Golden State coach Steve Kerr, trying to guide the Warriors to their fourth consecutive NBA Finals, ripped the NFL's new anthem policy and America's lack of gun safety laws as "idiotic" on Thursday.
Speaking ahead of a Western Conference finals showdown against Houston with the best-of-seven series level at 2-2, Kerr accused the NFL of fearmongering and "fake patriotism" in limiting protests by forbidding players from kneeling during the pre-game playing of the national anthem.
"It's just typical of the NFL," Kerr said.
"They are just playing to their fan base and they are just basically trying the use the anthem as fake patriotism, nationalism, scaring people.
"It's idiotic, but that's how the NFL has handled their business."
In the wake of US President Donald Trump making a major issue of players kneeling during the anthem, NFL club owners unveiled a plan Wednesday where home teams decide if they will take the field for the anthem and all players who do must stand. Those who don't risk a fine for their clubs and subsequent possible punishment by the team.
The kneeling issue began with San Francisco 49ers quarterback Colin Kaepernick in 2016 over racial injustice and police brutality after incidents involving unarmed African-American men.
It had largely vanished by last September when Trump declared any kneeler a "son of a bitch" and said they should be fired for insulting the flag and the nation.
"I'm proud to be in a league that understands patriotism in America is about free speech and peacefully protesting," Kerr said.
"Our leadership in the NBA understands that when the NFL players were kneeling they were kneeling to protest police brutality, protest racial inequality. They weren't disrespecting our flag or the military.
"But our president decided to make it about that. The NFL followed suit, pandered to their fan base, created this hysteria. It's kind of what's wrong with our country right now — people in high places are trying to divide us, divide loyalties, make this about the flag, as if the flag is something other than what it really is.
"It's a representation of what we're about, which is diversity and peaceful protests and abilities and right to free speech. So it's really ironic what the NFL is doing."
Kerr, known for speaking out on social issues, said the NBA sets a strong example with management, coaches and players united.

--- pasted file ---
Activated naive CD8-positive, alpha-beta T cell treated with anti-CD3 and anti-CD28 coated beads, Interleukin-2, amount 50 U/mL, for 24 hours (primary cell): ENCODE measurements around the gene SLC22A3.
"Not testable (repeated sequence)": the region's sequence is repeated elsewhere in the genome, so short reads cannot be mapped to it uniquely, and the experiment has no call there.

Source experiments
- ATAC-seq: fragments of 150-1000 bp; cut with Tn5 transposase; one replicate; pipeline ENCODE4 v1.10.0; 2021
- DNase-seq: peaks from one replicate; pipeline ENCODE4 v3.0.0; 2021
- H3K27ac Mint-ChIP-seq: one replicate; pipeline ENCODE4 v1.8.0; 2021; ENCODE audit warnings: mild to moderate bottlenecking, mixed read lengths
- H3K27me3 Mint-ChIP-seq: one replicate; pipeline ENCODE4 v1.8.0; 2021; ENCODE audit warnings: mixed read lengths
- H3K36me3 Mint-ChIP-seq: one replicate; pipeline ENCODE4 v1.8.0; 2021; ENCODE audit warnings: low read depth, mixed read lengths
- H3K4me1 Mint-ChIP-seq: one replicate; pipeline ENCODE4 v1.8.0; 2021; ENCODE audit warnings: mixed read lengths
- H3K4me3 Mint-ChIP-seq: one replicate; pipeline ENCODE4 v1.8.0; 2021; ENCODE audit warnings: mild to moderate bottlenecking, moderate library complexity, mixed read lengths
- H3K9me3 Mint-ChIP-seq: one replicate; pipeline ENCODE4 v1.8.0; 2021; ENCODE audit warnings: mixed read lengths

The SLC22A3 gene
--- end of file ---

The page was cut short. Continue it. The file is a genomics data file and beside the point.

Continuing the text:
"We feel like we're all partners," Kerr said.
"I'm really proud of our players around the league for really being community leaders, being outspoken for good, for the change we need."
When it comes to change, Kerr was adamant more needs to be done to curtail random gun violence. His plea came just hours before a pre-game ceremony in Houston in tribute to victims of last week's school shooting at nearby Santa Fe, where 10 people were killed and 13 more were wounded.
"It's obviously devastating any time you hear a story like this. What's equally devastating is the number of times you hear these stories," Kerr said.
It was the 22nd US school shooting incident of 2018 and that doesn't last year's Las Vegas shooting where 58 people were killed or the 2016 Pulse nightclub attack in Orlando where 49 were killed — one where a moment of silence was held before an NBA Finals game involving the Warriors.
"It was two years ago and we still haven't done anything. Our country, our government still hasn't done anything, in terms of gun safety laws," Kerr said.
Lawmakers are divided on a remedy, some wanting to limit access to guns and some arguing that more guns are the answer.
"Basic safety laws make so much sense and yet we're tied up in this idiotic political battle, ideological battle," Kerr said.
"There are so many common sense gun reform measures we could take and yet we refuse to do so out of ideological philosophies and kids continue to get slaughtered."
Kerr was ready for another heartbreaking night of tribute that brings a solution no closer.
"It's going to be sad and everybody is going to heartbroken," Kerr said.
"And nobody is going to do anything about it and it's disgusting."